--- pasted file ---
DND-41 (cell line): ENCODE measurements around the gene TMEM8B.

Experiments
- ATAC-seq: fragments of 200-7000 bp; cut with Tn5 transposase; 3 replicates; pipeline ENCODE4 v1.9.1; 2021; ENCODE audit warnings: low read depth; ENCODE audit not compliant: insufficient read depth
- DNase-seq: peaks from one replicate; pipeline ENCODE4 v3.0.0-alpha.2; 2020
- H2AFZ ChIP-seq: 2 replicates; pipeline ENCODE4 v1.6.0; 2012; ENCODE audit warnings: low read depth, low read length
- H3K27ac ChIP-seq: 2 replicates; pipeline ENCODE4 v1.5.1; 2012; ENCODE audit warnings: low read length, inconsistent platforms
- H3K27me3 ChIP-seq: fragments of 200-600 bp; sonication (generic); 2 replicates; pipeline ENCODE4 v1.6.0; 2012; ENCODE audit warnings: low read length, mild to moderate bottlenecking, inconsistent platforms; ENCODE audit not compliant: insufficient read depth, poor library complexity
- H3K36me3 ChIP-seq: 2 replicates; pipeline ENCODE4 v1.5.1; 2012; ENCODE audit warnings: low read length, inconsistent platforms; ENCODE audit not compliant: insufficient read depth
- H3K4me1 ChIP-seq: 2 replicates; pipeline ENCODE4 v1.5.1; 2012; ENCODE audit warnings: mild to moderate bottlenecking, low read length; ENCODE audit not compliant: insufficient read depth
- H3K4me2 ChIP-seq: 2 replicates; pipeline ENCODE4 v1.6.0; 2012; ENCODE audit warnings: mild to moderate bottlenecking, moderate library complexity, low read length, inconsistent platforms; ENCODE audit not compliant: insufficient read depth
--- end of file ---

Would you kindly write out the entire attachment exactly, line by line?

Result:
DND-41 (cell line): ENCODE measurements around the gene TMEM8B.

Experiments
- ATAC-seq: fragments of 200-7000 bp; cut with Tn5 transposase; 3 replicates; pipeline ENCODE4 v1.9.1; 2021; ENCODE audit warnings: low read depth; ENCODE audit not compliant: insufficient read depth
- DNase-seq: peaks from one replicate; pipeline ENCODE4 v3.0.0-alpha.2; 2020
- H2AFZ ChIP-seq: 2 replicates; pipeline ENCODE4 v1.6.0; 2012; ENCODE audit warnings: low read depth, low read length
- H3K27ac ChIP-seq: 2 replicates; pipeline ENCODE4 v1.5.1; 2012; ENCODE audit warnings: low read length, inconsistent platforms
- H3K27me3 ChIP-seq: fragments of 200-600 bp; sonication (generic); 2 replicates; pipeline ENCODE4 v1.6.0; 2012; ENCODE audit warnings: low read length, mild to moderate bottlenecking, inconsistent platforms; ENCODE audit not compliant: insufficient read depth, poor library complexity
- H3K36me3 ChIP-seq: 2 replicates; pipeline ENCODE4 v1.5.1; 2012; ENCODE audit warnings: low read length, inconsistent platforms; ENCODE audit not compliant: insufficient read depth
- H3K4me1 ChIP-seq: 2 replicates; pipeline ENCODE4 v1.5.1; 2012; ENCODE audit warnings: mild to moderate bottlenecking, low read length; ENCODE audit not compliant: insufficient read depth
- H3K4me2 ChIP-seq: 2 replicates; pipeline ENCODE4 v1.6.0; 2012; ENCODE audit warnings: mild to moderate bottlenecking, moderate library complexity, low read length, inconsistent platforms; ENCODE audit not compliant: insufficient read depth